How to evaluate articles
- Who is the author and what is their expertise in the subject area? Have they written on the same subject before?
- Are they affiliated with a research institution?
- Who is the publisher and what are their credentials?
- When was the article published?
- Do you only need the most recent articles? If so, you may choose to limit your search by date.
- The contents of scholarly articles are summarized in the abstract. Read the abstract to make sure that the article is related to your research topic.
- Is the article written to prove something (empirical research), persuade the reader, or describe a phenomenon? An abstract typically states the purpose of the article.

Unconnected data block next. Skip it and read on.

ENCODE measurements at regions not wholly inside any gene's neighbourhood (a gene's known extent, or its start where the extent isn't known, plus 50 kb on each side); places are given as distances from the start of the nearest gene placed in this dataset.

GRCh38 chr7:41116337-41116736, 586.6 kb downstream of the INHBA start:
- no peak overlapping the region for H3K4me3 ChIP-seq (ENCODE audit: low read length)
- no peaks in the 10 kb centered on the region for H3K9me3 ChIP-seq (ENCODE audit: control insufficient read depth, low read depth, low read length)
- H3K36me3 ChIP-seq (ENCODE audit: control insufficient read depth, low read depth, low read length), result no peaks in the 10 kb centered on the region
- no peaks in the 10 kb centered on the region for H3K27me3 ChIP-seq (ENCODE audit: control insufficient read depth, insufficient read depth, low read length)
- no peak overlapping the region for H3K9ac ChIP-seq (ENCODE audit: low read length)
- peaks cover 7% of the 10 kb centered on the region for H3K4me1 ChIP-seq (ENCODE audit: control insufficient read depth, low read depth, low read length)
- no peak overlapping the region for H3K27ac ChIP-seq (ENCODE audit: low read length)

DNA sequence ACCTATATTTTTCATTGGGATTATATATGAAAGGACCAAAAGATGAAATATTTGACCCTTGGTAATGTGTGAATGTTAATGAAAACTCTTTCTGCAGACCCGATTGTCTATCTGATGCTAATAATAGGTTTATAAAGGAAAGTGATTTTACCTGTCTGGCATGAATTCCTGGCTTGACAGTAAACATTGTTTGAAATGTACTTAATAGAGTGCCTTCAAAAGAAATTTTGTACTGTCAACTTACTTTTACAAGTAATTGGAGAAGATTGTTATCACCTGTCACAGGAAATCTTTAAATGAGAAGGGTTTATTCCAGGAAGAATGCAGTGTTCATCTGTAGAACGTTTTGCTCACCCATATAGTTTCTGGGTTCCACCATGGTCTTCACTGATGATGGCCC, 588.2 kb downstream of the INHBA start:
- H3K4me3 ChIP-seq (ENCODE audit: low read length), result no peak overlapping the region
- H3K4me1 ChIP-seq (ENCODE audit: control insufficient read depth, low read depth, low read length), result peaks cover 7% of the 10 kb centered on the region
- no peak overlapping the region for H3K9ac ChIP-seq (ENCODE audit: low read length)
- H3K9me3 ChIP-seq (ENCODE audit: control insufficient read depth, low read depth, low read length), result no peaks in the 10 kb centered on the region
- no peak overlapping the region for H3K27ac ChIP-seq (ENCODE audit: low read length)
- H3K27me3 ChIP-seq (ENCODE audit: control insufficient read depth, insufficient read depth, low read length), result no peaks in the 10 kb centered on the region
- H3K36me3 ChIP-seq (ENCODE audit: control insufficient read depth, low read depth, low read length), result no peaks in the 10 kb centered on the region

- Is the paper scholarly (peer-reviewed)?
- Does the article provide a detailed list of references? Scholarly and peer-reviewed research articles always include a bibliography or reference list of works consulted by the author and have clear in-text citations or footnotes about the sources used in the article.
- Sources must be clearly indicated. There should be no question about who is responsible for the information, and where the information is coming from.
- Avoid articles that contain spelling or grammatical errors.
- Be aware of any bias on the part of the author or publisher, especially from non-scholarly sources such as newspaper editorials and opinion pieces.